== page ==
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Just Because It Is Bipartisan Does Not Make It Right

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Just because it is bipartisan does not make it right. Do you remember the infamous bridge to nowhere? It received almost 100% support in Congress; the invasion of Iraq won a strong bipartisan majority in the U.S. Senate. Now we have another bipartisan idea which is gaining momentum: cutting foreign aid to the bone.

Ten years ago President George W. Bush proposed the largest increase in foreign aid in a generation, calling it vital to our national security. But the Republican debaters on Wednesday were unanimous in their push to cut foreign aid: we are spending too much, said Mitt Romney; defund the United Nations as well, countered Rick Perry. Libya should be reimbursing us, Michele Bachman upped the ante. Congressman Paul Ryan called for a 44% cut, the Pauls -- Rand and Ron -- said zero it out. The Obama administration recommended a small cut for this year, the Senate Democrats a larger cut, so now we are not debating whether, but how much. Nobody seems ready to fight over this one percent of the budget.

If you think peace is expensive, we know the cost of war. As the $1 trillion wars in the Middle East wind down, what are we leaving behind? Twice we have upped and left Afghanistan after war, leaving others to clean up the mess, and Afghanis and Americans alike have paid the price for our being profligate in war and cheap at peace. Earlier this year, in the Taliban riddled Helmand province in Afghanistan, an American NGO, which receives significant US AID funding, Mercy Corps, created a vocational tech school with classrooms, Mosque, and local business leaders teaching much needed skills. Seven thousand Afghani's applied, 900 were accepted, and last month they graduated -- most are already working.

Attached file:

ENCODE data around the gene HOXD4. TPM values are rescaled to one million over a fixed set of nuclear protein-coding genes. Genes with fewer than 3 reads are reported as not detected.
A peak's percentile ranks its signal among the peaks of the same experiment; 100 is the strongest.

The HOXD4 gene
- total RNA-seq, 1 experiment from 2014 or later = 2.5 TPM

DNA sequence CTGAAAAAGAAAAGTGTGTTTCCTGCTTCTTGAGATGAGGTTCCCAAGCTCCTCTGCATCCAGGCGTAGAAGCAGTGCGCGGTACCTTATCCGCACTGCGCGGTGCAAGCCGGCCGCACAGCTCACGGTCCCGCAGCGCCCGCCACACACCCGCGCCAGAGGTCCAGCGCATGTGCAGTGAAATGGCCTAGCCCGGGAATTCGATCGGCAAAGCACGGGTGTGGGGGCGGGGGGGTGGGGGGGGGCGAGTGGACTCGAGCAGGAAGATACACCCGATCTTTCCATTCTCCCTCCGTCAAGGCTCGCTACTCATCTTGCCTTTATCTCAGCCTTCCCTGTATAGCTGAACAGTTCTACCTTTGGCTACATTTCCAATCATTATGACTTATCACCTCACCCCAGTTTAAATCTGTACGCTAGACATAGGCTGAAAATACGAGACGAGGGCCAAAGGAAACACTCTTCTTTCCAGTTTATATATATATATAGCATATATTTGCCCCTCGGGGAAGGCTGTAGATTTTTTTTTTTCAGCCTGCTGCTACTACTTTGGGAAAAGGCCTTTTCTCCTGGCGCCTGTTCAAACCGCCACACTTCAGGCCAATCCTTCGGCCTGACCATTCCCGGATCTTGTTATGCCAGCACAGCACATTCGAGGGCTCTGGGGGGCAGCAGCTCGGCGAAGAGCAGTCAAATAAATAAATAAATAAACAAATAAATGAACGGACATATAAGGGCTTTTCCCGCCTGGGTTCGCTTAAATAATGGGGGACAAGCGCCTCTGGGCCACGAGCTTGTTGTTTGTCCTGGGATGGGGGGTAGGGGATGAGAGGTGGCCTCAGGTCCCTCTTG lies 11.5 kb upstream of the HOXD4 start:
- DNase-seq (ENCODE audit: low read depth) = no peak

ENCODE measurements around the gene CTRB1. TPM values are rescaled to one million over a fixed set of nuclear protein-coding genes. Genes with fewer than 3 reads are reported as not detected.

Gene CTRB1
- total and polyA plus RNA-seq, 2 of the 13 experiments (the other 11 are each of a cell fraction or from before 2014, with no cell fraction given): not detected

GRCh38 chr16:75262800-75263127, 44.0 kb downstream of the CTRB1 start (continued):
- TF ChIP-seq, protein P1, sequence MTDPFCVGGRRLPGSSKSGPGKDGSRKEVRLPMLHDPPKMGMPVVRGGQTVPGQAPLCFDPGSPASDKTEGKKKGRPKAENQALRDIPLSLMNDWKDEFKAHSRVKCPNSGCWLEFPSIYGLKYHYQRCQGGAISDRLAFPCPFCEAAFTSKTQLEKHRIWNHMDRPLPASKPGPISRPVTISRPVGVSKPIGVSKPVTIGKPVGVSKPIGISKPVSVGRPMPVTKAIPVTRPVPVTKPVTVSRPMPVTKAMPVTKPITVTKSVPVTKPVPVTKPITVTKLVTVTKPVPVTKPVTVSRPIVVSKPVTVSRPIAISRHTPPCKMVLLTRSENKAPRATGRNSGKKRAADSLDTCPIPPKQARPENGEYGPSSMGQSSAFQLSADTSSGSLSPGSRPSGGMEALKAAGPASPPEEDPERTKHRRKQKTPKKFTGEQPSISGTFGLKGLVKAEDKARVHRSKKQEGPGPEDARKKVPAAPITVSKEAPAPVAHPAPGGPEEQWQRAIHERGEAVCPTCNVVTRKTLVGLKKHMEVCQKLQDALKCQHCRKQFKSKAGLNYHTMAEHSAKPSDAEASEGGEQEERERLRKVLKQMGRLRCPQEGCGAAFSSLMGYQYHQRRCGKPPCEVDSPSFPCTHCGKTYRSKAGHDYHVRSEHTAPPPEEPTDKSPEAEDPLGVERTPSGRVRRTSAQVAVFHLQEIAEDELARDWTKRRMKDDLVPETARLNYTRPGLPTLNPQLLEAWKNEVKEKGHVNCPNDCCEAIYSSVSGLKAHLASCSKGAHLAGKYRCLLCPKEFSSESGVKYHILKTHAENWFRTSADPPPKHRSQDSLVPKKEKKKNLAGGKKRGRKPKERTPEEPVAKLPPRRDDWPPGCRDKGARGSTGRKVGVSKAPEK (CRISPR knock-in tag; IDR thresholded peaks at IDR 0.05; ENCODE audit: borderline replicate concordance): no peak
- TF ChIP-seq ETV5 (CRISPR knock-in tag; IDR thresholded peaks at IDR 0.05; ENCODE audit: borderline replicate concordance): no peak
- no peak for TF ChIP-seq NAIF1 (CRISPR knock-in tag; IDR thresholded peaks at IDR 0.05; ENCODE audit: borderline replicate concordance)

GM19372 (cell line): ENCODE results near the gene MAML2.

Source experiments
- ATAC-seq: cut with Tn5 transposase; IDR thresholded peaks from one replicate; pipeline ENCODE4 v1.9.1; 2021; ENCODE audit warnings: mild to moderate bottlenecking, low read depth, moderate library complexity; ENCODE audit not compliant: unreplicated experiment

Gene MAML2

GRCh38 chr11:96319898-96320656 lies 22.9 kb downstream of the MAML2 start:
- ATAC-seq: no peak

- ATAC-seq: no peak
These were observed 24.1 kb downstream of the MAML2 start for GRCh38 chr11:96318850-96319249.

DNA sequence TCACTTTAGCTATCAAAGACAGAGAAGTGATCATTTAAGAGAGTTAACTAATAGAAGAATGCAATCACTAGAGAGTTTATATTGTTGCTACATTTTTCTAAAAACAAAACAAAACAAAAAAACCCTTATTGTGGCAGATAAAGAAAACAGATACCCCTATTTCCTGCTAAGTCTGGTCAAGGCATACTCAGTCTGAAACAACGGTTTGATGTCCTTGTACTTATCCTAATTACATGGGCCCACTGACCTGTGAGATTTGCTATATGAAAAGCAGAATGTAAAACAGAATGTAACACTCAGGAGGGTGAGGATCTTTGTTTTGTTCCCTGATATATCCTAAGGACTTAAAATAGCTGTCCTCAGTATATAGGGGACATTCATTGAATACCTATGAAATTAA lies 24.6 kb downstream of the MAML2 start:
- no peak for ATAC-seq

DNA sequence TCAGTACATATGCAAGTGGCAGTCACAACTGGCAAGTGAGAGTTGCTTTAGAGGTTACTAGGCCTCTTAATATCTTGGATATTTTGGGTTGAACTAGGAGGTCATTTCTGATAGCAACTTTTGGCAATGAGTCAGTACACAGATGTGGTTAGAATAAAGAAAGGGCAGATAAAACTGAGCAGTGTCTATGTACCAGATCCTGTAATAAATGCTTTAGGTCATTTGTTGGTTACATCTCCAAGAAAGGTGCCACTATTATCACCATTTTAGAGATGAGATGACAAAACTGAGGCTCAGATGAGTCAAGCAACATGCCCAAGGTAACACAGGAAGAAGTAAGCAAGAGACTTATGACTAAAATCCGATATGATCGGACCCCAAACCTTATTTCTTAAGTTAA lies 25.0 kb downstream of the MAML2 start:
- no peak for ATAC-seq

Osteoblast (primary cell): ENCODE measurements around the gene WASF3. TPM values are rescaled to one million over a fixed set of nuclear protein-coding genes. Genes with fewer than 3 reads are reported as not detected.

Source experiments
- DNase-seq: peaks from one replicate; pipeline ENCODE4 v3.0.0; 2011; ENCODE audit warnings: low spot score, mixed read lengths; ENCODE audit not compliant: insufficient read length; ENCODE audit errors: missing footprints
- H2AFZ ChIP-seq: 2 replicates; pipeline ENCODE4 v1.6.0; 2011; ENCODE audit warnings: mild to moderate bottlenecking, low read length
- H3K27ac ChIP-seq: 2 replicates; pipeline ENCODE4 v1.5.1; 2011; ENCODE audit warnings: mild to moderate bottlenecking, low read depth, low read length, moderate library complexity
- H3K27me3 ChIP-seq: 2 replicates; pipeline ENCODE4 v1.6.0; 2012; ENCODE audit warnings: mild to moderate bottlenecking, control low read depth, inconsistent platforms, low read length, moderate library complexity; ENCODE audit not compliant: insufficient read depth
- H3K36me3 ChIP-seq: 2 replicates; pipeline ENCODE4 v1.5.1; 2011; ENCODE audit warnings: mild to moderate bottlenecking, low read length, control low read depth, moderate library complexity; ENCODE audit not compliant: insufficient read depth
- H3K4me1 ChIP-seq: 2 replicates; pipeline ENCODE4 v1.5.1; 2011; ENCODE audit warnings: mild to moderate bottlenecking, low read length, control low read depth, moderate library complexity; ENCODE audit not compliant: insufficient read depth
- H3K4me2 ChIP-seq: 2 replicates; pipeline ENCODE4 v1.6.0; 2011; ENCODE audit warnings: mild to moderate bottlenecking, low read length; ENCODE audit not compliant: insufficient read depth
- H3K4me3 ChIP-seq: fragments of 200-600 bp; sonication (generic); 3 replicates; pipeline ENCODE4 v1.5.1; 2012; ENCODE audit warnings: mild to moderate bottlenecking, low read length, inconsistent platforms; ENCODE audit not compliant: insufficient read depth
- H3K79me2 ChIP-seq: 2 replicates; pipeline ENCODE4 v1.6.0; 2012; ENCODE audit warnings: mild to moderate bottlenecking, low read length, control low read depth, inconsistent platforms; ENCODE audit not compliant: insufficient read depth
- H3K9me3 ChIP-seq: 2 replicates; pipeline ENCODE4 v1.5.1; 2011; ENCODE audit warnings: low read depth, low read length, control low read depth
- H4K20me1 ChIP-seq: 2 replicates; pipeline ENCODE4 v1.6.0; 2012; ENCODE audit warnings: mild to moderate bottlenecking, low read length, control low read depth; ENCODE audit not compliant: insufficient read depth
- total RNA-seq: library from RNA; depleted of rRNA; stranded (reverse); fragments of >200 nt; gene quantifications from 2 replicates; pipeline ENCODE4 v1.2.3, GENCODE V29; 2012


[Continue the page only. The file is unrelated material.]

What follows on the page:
Speaker Tom Delay knew the politics, noting that it is tough to explain to constituents why Congress is 'more interested in helping Ghana than Grandma.' If we are training folks in Helmand, Afghanistan why aren't we training them in Hartford, Connecticut? We can do both for less than the cost of a cruise missile.

Foreign aid is 'chronically underfunded and undermanned relative to what we spend on defense, "former Secretary of Defense Robert Gates used to warn those in Congress ready to make the politically popular easy cut. "Not one dime out of defense," Rick Santorum huffed at Wednesday's debate; but US AID funded projects like the vocational school in Afghanistan are on the chopping block. The proposed cuts may be increasingly bipartisan, but they are wrong -- contrary to our values and our national security.

Ned Lamont was the Democratic nominee for US Senate in Connecticut in 2006.

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